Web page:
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deborahmarkus7

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Saints in Art
Thomas Michael Hartmann, Stefano Zuffi, Rosa Giorgi
The Gorgeous Nothings: Emily Dickinson's Envelope Poems
Emily Dickinson, Susan Howe
Selected Poems
Emily Dickinson
Emily Dickinson
Cynthia Griffin Wolff
Lies My Teacher Told Me : Everything Your American History Textbook Got Wrong
James W. Loewen
Gone with the Wind
Margaret Mitchell

Camilla

Camilla - Madeleine L'Engle A reviewer at the Saturday Review compared Camilla to The Catcher in the Rye. Holden Caulfield and Camilla Dickinson, the protagonists in question, are a bit like Romeo and Juliet: he gets some terrific lines and flails around memorably, but she's the one who grows and matures and doesn't have an ego so huge it could eat New York City without having to open its mouth all the way.

Anyway.

I don't understand why Camilla isn't better known. As in, it doesn't seem to be known at all. It's a beautifully written story, first published in 1951, about a girl becoming a woman. That doesn't mean sex or love or even deciding on a career, though she does experience her first romantic interest and physical attraction in the course of the novel, and she is quite decisive about becoming an astronomer. Womanhood means the end of childhood, and for Camilla that means understanding that her parents were not put on this earth simply to be Mother and Father to a solemn-eyed girl.

As Camilla puts it, "It is a much more upsetting thing to realize that your parents are human beings than it is to realize that you are one yourself."

The romance aspect of this novel hasn't aged well. Frank Rowan, the boy Camilla falls for and the brother of her best friend Luisa, is a dud. He's a pompous, self-important, patronizing, sexist pig. He treats Camilla like absolute garbage. He asks her questions and sneers at her answers, probably because all he wants from her is for her to say, "Oh, Frank, that's wonderful!" Which she generally does. It's painful.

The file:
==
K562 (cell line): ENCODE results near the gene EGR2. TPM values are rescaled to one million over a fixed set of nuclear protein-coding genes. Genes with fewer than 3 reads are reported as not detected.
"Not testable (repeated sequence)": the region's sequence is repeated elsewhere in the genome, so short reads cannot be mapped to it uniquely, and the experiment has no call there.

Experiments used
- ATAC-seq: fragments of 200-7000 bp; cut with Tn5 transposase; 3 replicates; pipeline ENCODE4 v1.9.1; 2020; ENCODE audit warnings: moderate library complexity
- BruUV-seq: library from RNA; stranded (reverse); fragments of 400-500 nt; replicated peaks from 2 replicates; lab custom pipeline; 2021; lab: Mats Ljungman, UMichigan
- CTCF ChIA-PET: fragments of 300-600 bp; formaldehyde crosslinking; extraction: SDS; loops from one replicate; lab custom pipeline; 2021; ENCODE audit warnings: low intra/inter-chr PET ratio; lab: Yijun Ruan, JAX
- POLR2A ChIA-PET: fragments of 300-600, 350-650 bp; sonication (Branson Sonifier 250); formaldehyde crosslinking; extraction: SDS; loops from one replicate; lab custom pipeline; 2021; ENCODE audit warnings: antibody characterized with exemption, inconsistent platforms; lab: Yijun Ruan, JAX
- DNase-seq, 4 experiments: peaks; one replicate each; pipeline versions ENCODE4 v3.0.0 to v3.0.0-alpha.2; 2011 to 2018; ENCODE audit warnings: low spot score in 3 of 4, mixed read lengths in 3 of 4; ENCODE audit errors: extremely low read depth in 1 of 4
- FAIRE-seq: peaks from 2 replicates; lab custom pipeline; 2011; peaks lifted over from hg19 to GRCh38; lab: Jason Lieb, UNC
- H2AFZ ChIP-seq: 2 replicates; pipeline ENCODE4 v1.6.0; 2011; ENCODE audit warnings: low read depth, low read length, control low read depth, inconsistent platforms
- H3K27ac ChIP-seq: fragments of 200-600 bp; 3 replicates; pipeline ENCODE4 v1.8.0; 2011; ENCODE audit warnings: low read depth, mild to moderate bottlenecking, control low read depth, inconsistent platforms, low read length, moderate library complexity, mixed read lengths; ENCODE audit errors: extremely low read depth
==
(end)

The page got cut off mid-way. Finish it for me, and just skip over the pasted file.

Here's a perfectly representative passage. Frank has just spent the last million pages talking about his ideas about life, the universe, and everything. Seriously, his speeches go on for page-long paragraphs. I think he grows up to be John Galt. Anyway, he finally pauses for breath long enough to offer to take Camilla somewhere they can get a bite to eat.

But I wasn't hungry. I shook my head. "No. But you go on and have something if you want to."

"Me, you think I could eat?" Frank turned on me and his voice was suddenly savage. "You think I could eat when the minute you're born you're condemned to die? When thousands of people are dying every minute before they've even had a chance to begin? Death isn't fair. It's – it's a denial of life! How can we be given life when we're given death at the same time? Death isn't fair," Frank cried again, his voice soaring and cracking with rage. "I resent death! I resent it with every bone in my body! And you think – you think I could eat!"

He looked at me as though he hated me. He jammed a coin into the slot and pushed me ahead of him onto the New York-bound ferry and stood with his arms crossed in bitter and passionate anger. He did not look at me; he did not talk. Once when the ferry slapped into a wave and I was thrown against him he pulled away from me as though I repelled him.


Now, those thoughts about the people who never get anything like a shot at a real life are remarkably similar to my own teenage (and post-teen) rantings on the subject. But it's hard to have sympathy or empathy for Frank Who Thinks And Feels So Much More Deeply Than We Do That He Can't Eat when this is his response after he brought up food in the first place. His exact question was, "Want to go somewhere and have a frankfurter or something?" God only knows what he would have done if Camilla had said yes. Taken her on the ferry and promptly thrown her overboard, probably.

So, yeah, the parts with Frank are rough going. And the ending isn't happy, I'm not going to lie to you.

But if you were (or are) a kid who spent a lot of time wondering about the world and your place in it, and who went on walks at night hoping "to talk to someone else who wanted to be out all night walking too," and who would rather have one good friend you could talk about everything to than a bunch of friends who only ever chatted about boys and clothes – you could do a lot worse than read Camilla. Yes, it's a period piece; but so is Catcher, and Camilla's thoughts and struggles are often a lot more engaging than Holden Caulfield running around saying how phony everybody else is.